Throughout the South Pacific Division many local conferences conduct Easter Camp Meetings. Despite inquiries, Adventist Today could not determine if this is a long-standing tradition or a more recent development. These are scheduled in Australia, New Zealand and in some of the island nations.
The Hope Channel, the official television outlet of the General Conference, has announced Easter programming this weekend. Three hours of live, call-in programming will be produced on Friday evening (April 6) and rebroadcast on Saturday and Sunday, starting at 7 p.m. Eastern time each day. It will be available on DirectTV Channel 368 and Glorystar Channel 104, as well as on the Internet at www.HopeTV.org.
Adventists may not have embraced every aspect of the Easter tradition, but clearly the number has increased significantly who “are fearful we will be misunderstood … in parts of the world [where] the public is so oriented to Easter observance,” as Reid describes it on the BRI web site. “Adventists are believers in the resurrection.”

Share your thoughts about this article:

K Curtis
2012-04-06 12:25 PM


Truth Seeker
2012-04-07 5:40 PM

How long before we start observing Lent? How far from the ideal we have come. Reid usually is quite "kosher" and unless his remarks have been taken out of context I'm surprised.

Sunrise service anyone? It is not at all encouraging to see Babylon leaving its mark on the church. Its previous position of ignoring a pagan holiday served it well.

Nathan Schilt
2012-04-07 9:13 PM

It's great to see so many Adventist churches recognizing that Christ's crucifixion and resurrection are at the center of our message. The fact that we share the Passion with other Christians, including Catholics, should be a cause for celebration, not separation. Truth Seeker fails to recognize that the feasts celebrate in ancient Israel were derived from pagan events. 

I would hope that more Adventist churches could commemorate the resurrection on Sunday morning with glorious serivces of celebration rather than pretending that the resurrection occured on Sabbath. We could lead other Christians to find new meaning in the Sabbath rest by having a whole weekend of services, including contemplative services on Sabbath remembering the day Jesus spent in the tomb (fasting anyone?), and its significance. 

Ervin Taylor
2012-04-07 9:32 PM

"Truth Seeker" must be reading a differenct church history book. Lent and Easter as a "pagan holidays"? A number of the days of our week are named for "pagan dieties" and several of the months are named after "pagan" Roman Emperors. An Christmas is, of course, "Christ Mass." I guess "Truth Seeker" thinks that names and the source of customs hundreds of years old have the same meanings and message as they did in the dim past.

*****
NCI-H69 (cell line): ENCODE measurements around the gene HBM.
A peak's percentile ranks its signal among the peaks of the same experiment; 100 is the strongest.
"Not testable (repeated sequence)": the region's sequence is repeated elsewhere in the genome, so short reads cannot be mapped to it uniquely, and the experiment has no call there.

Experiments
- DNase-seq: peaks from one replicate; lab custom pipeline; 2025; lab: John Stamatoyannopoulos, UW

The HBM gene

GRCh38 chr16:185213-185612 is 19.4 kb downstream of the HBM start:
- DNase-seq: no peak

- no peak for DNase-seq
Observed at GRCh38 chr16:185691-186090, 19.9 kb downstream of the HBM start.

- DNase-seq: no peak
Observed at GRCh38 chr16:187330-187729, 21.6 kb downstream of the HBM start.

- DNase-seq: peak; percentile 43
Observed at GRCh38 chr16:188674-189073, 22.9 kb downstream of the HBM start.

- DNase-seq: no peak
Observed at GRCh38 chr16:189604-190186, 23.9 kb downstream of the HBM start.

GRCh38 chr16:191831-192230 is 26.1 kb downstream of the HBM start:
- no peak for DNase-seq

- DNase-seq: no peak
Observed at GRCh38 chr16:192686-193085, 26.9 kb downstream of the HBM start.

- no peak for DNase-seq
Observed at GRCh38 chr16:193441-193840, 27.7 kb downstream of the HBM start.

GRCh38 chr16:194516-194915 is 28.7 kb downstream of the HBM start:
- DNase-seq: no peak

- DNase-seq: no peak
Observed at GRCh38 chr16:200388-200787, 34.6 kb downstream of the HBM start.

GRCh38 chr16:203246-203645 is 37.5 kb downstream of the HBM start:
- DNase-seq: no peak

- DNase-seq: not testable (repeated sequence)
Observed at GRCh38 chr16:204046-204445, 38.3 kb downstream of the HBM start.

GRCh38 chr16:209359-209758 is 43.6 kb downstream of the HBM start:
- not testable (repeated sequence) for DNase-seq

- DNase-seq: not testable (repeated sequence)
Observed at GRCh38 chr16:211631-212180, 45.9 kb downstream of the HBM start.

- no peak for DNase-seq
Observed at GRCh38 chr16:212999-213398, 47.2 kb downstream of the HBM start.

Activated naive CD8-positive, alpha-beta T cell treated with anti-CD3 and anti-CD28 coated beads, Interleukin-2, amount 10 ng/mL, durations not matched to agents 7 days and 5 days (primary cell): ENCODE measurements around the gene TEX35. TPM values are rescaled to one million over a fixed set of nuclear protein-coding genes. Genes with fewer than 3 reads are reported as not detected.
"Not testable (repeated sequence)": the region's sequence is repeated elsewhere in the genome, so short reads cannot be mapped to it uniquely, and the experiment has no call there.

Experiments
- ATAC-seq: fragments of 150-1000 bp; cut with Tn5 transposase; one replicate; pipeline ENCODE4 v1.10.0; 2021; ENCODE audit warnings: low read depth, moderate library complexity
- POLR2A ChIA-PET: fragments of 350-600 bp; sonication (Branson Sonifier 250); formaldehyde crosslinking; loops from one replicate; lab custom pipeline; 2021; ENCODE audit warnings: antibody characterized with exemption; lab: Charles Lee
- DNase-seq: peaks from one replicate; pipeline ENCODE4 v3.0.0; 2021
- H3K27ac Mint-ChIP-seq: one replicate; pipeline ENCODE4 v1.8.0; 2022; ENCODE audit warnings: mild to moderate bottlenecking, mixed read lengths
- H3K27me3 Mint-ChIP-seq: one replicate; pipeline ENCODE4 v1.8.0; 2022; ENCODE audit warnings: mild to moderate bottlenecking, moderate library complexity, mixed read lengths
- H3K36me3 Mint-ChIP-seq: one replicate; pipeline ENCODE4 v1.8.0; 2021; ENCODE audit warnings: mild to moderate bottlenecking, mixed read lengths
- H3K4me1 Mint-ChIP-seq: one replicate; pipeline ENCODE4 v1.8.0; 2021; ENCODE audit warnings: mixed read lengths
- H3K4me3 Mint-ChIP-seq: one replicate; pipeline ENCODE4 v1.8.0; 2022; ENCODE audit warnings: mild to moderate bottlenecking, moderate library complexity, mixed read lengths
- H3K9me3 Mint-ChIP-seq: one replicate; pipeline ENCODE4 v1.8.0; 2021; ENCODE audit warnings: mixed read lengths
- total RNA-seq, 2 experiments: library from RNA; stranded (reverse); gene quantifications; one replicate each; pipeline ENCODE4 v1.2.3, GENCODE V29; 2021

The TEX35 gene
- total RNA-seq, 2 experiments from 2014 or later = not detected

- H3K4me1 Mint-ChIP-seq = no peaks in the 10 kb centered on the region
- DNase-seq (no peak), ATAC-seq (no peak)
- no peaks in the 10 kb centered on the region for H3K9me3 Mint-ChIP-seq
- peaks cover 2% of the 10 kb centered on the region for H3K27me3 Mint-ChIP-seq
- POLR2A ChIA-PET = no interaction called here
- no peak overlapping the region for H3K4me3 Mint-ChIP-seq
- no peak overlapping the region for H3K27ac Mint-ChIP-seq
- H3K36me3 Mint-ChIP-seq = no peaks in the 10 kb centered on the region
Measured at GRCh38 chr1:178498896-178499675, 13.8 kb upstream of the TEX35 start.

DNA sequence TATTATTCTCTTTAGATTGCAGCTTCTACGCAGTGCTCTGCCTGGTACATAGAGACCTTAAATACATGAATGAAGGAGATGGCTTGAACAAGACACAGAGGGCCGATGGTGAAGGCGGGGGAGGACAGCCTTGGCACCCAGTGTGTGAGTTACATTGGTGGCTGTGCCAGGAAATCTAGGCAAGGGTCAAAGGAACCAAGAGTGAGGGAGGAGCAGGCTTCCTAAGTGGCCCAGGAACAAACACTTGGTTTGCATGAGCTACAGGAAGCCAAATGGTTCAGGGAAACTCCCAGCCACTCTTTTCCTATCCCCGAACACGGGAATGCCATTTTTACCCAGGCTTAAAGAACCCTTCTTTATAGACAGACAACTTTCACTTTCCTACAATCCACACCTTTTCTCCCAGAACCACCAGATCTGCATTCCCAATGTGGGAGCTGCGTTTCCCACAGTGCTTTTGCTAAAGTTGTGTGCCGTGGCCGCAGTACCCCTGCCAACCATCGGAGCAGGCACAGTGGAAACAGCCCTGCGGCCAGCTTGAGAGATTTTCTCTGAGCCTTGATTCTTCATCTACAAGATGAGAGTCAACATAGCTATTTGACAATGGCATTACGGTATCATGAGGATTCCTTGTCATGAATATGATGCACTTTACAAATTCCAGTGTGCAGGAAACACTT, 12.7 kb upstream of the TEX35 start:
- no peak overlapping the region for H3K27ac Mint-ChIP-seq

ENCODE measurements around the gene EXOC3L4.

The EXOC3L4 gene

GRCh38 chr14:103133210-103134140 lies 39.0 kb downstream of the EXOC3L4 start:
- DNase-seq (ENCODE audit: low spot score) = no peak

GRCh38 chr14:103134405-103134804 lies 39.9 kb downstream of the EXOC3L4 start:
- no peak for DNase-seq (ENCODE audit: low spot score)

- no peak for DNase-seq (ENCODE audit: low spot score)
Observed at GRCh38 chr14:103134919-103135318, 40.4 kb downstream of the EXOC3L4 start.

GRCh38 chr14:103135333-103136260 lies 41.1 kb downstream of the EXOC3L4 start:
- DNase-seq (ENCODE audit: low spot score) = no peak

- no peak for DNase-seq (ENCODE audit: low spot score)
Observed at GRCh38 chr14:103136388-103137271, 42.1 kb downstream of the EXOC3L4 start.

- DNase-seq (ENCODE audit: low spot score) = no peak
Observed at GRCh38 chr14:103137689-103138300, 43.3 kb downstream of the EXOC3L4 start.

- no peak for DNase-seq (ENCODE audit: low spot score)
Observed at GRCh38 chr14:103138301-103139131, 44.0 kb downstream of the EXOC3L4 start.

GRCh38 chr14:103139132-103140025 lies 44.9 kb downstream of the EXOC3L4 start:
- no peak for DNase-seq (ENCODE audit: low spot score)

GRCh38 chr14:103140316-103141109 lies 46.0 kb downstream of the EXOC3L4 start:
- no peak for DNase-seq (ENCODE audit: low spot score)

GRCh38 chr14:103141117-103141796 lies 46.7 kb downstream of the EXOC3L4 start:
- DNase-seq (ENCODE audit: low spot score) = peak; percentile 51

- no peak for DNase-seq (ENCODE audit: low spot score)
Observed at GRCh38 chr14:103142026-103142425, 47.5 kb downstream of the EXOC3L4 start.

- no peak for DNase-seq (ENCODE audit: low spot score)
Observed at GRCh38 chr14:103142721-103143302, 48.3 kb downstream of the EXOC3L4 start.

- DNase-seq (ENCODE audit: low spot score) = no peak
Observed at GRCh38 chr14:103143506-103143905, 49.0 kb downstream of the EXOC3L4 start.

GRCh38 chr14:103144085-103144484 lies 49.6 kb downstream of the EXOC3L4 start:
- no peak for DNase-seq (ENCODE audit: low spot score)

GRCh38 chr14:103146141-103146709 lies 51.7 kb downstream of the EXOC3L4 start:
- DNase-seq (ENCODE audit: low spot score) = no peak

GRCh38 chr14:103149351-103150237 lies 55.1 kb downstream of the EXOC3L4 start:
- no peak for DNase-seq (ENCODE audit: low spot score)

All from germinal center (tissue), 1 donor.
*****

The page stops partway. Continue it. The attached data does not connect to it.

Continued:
I share Nate's positive reaction to these changes in Adventist custom. The faster we can more away from our 19th century misdirected obsessions concerning so-called "Papist" customs, the less silly we will look to the rest of the Christain world.    

Ella M
2012-04-07 10:05 PM

  I think Truth Seeker has his priorities in the wrong places.  Which is more important spreading the Gospel or ignoring holidays we personally decide are "pagan."  Do you fold your hands and kneel for prayer?  That is a pagan custom.

Bruce Moyer
2012-04-08 2:42 PM

Interesting discussion.  The University Park Community Seventh-day Adventist Church in the North end of Portland, OR conducted Resurrection Celebration on Easter Sunday for a number of years in the mid-1980s with great interest and success.  This is the one day of the year many people in North America, and elsewhere, go to church.  Why shouldn't it be an Adventist Church?

Kevin Riley
2012-04-09 3:27 AM

Australian conferences have been holding camps at Easter for a long time.  It usually coincides with school holidays and is conveniently in early autumn when the heat is gone and the cold - at least in more northern conferences - has not yet arrived.  Whether or not there will be a celebration of Easter, mention of Easter, or a complete denial of Easter depends very much on which Conference is holding the camp and who the speaker is.  In the past, it was usual to continue with the usual SDA themes as if Easter did not exist.  With an increasing number of churches in most conferences now celebrating Easter, it is less usual for Easter to be ignored, but out of respect for those who still believe (erroneously, IMO) that Easter is pagan, it is still common for the program to focus on Christ's life and resurrection without actually mentioning the word 'Easter'.  I was disappointed when our conference moved its camp from late January to Easter, as our church had been running some good Easter programmes up until then.  Pastors are required to be at camp, so there was not much we could do about it.

Me Em
2012-04-09 1:50 PM